Here’s a neat bit of news. Especially for me as I did my doctoral work studying liquid crystal phase transitions. Scientists have found that snippets of DNA dissolved in water show liquid crystal phases – for reasons that I wouldn’t have guessed. (The snippets are so short that they’re unlikely to have the phases simply because of physical molecular shape:
“Structural analysis of the liquid crystal phases showed that they appeared because such short DNA duplex pairs were able to stick together ‘end-to-end,’ forming rod-shaped aggregates that could then behave like much longer segments of DNA. The sticking was a result of small, oily patches found on the ends of the short DNA segments that help them adhere to each other in a reversible way — much like magnetic buttons — as they expelled water in between them, Clark said.
A key characterization technique employed was X-ray microbeam diffraction combined with in-situ optical microscopy, carried out with researchers from Argonne and Brookhaven National Laboratories. The team using a machine called the Argonne Advanced Photon Source synchrotron that enabled probing of the ‘nano DNA’ molecular organization in single liquid crystal orientation domains only a few microns in size. The experiments provided direct evidence for the columnar stacking of the nano DNA pieces in a fluid liquid crystal phase.
‘The key observation with respect to early life is that this aggregation of nano DNA strands is possible only if they form duplexes,’ Clark said. ‘In a sample of chains in which the bases don’t match and the chains can’t form helical duplexes, we did not observe liquid crystal ordering.’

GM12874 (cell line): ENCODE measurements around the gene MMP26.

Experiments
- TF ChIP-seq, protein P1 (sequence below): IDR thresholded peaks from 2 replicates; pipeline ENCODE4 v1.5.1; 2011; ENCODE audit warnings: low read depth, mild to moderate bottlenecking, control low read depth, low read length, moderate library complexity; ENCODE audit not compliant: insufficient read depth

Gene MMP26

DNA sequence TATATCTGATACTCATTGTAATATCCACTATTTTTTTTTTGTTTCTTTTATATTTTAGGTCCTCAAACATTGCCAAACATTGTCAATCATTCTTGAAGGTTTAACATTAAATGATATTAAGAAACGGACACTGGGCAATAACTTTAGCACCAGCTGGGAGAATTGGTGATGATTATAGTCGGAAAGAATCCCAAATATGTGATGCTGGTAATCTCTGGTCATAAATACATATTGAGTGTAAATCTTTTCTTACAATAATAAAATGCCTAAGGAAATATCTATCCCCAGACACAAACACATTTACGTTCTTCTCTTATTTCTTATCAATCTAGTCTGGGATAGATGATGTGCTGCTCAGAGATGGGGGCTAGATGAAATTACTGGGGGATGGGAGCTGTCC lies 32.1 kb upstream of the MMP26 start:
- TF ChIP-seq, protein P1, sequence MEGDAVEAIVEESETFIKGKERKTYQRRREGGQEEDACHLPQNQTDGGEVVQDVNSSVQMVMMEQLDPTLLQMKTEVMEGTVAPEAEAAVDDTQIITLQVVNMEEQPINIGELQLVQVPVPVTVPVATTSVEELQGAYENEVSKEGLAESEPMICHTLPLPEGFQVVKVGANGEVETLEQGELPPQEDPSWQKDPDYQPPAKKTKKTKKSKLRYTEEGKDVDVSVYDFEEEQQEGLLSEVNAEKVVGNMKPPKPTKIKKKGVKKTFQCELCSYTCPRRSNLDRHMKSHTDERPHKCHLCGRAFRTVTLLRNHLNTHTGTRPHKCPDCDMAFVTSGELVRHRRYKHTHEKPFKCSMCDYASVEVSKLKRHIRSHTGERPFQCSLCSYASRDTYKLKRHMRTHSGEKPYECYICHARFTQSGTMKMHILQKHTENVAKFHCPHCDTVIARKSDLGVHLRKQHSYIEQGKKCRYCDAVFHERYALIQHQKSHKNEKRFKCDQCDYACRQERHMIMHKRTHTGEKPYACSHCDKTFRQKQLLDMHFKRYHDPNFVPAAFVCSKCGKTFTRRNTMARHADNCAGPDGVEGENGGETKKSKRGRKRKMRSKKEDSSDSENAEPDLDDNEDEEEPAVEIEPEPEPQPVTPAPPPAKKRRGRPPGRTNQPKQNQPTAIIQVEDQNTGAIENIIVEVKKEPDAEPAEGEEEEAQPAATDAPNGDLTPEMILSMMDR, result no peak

Subsequent tests by the team involved mixed solutions of complementary and noncomplementary DNA segments, said Clark. The results indicated that essentially all of the complementary DNA bits condensed out in the form of liquid crystal droplets, physically separating them from the noncomplementary DNA segments.
‘We found this to be a remarkable result,’ Clark said. ‘It means that small molecules with the ability to pair up the right way can seek each other out and collect together into drops that are internally self-organized to facilitate the growth of larger pairable molecules.”
Not having read the actual paper, I guessing that what they’ve found is that very small chunks of DNA molecules are exhibiting a nematic phase at reasonable temperatures and concentrations. The big deal here is that such a mechanism would allow for a very efficient method for the snippets of code to organize themselves and bond molecule to molecule to create the longer chains of DNA that we’re all familiar with.
I’m guessing too that the rate of sampling of various configurations would be greatly enhanced by this mechanism, making it much more likely to spontaneous create the self-replicating super molecules like DNA and the proteins that are the basis of life.
There’s a scientist at Lehigh (Behe) that argues for a strong anthropic principle partly on the basis of the structure of a simple protein. Proteins are so complicated that a merely random process of sampling all possible configurations would take much longer than the observed age of the Universe. So, the argument goes, either we got lucky, or God had a hand in this.
But if this study above is verified then at the very least we’d have to redo the calculation of the rate of random sampling – since you wouldn’t have to sample all possible dimensions – just the ones that are available to the aligned molecules.
Read the rest here.